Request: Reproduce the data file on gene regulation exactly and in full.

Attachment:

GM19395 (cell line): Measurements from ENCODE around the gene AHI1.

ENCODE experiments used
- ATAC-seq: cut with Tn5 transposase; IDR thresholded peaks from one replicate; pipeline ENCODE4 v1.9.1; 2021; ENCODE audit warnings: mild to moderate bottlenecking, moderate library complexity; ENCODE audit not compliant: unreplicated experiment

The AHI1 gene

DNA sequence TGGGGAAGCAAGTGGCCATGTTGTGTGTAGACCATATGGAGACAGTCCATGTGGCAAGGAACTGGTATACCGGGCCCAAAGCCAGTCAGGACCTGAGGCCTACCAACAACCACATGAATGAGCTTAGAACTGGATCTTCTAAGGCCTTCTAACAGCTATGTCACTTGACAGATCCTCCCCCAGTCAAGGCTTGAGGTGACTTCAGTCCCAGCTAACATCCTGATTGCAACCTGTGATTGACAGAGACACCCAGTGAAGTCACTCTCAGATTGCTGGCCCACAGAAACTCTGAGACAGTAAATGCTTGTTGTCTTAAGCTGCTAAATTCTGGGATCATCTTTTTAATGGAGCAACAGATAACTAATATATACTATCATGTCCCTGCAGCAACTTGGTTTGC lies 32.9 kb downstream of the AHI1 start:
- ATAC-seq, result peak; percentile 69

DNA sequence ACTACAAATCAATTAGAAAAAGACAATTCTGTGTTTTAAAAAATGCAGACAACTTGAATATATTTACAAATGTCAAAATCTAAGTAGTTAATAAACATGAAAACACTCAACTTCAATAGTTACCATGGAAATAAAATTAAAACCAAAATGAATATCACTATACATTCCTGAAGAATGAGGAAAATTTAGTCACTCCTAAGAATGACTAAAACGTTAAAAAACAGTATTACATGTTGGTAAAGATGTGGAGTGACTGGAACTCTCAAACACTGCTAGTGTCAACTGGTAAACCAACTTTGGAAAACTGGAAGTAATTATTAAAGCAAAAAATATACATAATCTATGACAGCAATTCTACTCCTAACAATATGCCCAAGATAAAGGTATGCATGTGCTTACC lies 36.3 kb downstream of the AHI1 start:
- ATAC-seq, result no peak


GM19395 (cell line): Measurements from ENCODE around the gene AHI1.

ENCODE experiments used
- ATAC-seq: cut with Tn5 transposase; IDR thresholded peaks from one replicate; pipeline ENCODE4 v1.9.1; 2021; ENCODE audit warnings: mild to moderate bottlenecking, moderate library complexity; ENCODE audit not compliant: unreplicated experiment

The AHI1 gene

DNA sequence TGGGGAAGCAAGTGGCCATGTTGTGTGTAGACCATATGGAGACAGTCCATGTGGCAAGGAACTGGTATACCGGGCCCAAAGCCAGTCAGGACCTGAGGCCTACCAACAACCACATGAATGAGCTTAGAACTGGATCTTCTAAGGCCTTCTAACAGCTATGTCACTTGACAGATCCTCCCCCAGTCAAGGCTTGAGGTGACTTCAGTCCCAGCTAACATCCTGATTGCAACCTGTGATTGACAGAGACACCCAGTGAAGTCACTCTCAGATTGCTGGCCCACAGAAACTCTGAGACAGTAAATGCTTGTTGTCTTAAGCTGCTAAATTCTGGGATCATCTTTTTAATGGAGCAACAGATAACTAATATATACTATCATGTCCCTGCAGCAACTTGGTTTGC lies 32.9 kb downstream of the AHI1 start:
- ATAC-seq, result peak; percentile 69

DNA sequence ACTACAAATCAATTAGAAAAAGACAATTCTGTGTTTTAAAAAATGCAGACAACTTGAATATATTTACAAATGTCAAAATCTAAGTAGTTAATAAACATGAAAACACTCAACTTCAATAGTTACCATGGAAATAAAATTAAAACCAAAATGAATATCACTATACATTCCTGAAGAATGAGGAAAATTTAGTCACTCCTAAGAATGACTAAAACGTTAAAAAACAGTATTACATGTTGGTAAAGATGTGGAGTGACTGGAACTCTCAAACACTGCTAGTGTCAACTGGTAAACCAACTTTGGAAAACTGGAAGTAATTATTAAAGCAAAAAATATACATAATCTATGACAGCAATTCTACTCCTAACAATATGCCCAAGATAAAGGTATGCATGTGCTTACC lies 36.3 kb downstream of the AHI1 start:
- ATAC-seq, result no peak